Jonathan Bernecker, M.Sc.

  • 76131 Karlsruhe
    Kaiserstraße 12

Jonathan Bernecker, M. Sc.

Area of Research:

  • Battery Produktion: Calendering of electrodes

General Tasks:


  • Sustainable production of electrodes for lithium-ion battery cells for the future mobility

Test benches:

  • Calendar (

Curriculum Vitae:

since 06/2021

Research Associate at the Institute of Production Science (wbk) at Karlsruhe Institute of Technology (KIT)

10/2018 - 06/2021

Study of Mechanical Engineering (M.Sc.) at Karlsruhe Institute of Technology (KIT)

10/2014 - 09/2018 

Study of Mechanical Engineering (B.Sc.) at Karlsruhe Institute of Technology (KIT)


[ 1 ] Bold, B.; Weinmann, H.; Bernecker, J. & Fleischer, J. (2019), "Identifying the Impact of Calendering on Subsequent Processes Using a New Approach to Quality Assurance". Advanced Battery Power 2019, eds. Haus der Technik e.v., pp. 1.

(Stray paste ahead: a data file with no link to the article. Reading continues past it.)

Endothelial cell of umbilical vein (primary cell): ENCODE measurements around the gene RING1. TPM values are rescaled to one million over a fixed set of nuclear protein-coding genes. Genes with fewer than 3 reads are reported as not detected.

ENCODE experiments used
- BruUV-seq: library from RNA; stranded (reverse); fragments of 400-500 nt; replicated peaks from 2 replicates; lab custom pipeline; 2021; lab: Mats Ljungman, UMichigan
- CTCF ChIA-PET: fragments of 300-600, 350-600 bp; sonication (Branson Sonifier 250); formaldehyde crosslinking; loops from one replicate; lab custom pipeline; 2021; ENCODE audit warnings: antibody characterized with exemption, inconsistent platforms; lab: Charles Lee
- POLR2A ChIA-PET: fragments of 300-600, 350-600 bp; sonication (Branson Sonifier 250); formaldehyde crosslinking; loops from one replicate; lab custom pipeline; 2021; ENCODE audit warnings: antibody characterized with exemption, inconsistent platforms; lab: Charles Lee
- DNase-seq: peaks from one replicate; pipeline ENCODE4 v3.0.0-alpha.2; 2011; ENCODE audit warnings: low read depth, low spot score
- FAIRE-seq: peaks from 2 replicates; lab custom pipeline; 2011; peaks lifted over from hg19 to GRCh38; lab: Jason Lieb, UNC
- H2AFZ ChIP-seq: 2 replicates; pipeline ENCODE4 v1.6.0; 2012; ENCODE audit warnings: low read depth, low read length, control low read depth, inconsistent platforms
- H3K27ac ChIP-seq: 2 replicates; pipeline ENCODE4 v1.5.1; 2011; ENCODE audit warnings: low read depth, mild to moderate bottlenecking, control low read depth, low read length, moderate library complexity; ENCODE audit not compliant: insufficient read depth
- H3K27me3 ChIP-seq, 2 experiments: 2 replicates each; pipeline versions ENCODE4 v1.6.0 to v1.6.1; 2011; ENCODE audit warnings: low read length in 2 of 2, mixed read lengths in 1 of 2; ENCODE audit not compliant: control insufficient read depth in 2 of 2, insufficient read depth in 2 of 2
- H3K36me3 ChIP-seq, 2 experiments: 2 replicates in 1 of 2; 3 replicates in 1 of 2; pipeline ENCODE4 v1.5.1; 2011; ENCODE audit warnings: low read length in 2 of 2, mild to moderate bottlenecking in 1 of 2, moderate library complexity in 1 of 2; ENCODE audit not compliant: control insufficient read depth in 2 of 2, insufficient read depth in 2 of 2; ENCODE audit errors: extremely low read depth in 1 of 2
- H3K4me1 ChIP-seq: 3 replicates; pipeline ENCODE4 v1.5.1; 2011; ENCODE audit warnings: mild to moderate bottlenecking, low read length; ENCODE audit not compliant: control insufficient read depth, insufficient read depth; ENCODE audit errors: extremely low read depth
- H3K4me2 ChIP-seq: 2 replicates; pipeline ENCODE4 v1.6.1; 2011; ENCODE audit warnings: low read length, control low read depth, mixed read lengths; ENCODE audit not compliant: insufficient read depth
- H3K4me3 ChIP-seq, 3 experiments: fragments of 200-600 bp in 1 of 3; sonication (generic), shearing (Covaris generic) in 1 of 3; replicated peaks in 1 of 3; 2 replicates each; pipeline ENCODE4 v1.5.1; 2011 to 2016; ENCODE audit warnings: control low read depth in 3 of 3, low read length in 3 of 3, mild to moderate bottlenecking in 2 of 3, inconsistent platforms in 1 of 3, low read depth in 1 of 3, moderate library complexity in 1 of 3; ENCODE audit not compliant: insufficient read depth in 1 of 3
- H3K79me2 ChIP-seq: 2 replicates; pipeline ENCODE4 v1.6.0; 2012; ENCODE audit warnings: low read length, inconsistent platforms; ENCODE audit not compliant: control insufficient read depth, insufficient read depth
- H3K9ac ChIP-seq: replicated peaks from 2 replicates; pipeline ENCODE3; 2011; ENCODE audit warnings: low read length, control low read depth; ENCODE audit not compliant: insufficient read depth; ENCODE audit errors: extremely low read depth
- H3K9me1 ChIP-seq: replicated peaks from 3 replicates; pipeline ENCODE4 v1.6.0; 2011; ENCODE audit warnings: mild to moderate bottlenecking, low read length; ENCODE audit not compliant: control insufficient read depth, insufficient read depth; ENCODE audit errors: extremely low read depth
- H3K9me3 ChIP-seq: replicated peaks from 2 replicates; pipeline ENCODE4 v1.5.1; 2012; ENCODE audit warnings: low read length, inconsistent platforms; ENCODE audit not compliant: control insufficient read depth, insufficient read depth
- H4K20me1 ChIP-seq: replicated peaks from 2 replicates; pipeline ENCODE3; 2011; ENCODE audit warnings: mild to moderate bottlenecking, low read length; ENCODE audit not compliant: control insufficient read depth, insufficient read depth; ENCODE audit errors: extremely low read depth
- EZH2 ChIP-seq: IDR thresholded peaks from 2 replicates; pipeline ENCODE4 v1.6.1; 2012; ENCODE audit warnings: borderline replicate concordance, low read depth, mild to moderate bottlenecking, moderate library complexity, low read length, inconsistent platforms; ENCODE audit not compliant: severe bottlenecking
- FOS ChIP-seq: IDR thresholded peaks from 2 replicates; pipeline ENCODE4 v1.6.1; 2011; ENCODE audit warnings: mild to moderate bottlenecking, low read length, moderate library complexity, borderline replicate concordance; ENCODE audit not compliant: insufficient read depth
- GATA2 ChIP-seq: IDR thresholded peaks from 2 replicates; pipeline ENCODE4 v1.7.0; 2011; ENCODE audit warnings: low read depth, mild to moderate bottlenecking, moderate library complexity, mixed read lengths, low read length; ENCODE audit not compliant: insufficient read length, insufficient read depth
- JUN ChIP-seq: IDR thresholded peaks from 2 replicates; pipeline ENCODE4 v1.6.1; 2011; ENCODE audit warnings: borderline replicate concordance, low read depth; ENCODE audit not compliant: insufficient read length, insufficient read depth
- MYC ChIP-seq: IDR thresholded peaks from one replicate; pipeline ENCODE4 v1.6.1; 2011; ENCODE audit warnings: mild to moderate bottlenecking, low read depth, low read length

Electric mobility is of core importance for the German automotive industry. The development of the German economy strongly depends on activities in battery production and on their integration into the process chain - from material to final battery system. On the one hand, further development of the material systems is necessary and on the other hand, progress is needed in production. Both aspects influence the energy density of the battery cell and thus determine the range of electrically driven vehicles or the available capacity for stationary applications. The aim of a high energy density can be achieved by finding the ideal material composition or by using the right manufacturing process. The decisive process step is calendering, in which the volumetric energy density is increased by compressing the active material. Residual stresses are induced into the material, which become visible at high densities through wrinkling at the boundary between the coated and uncoated areas. The characteristics of the wrinkles allow a conclusion to be drawn about the strength of the residual stresses. These effects in the electrode constitute a hindrance for further process steps and thus prevents the maximum possible density. In the single sheet stacking process, this is expressed through the tolerance of dimensional accuracy. Due to excessive residual stresses, the shape can no longer be guaranteed after cutting. First, the poster presents results that show which deviation is to be expected at what calendering degrees. Investigations into the cause of wrinkle formation are to be carried out by detecting the residual stresses induced. The residual stresses are determined by recording the distortions of the material. For this purpose, a pattern is printed on the electrode before calendering. A picture is taken before and after calendering, allowing the strain of the electrode to be known through the displacement of the color points. Therefore, results are presented which show the material behavior for different parameter settings at the calender for high volumetric densities. The described undertaking reveals which calender parameter is responsible for the wrinkle development. This in-line quality assurance forms the basis for modelling the relationships between the calender parameters and the properties of the material in particular residual stresses. In addition, it is the starting point for an additional module on the calender, which enables wrinkle-minimized processing of current and future material systems allowing for better qualities also in further process steps, as exemplified by the stacking process.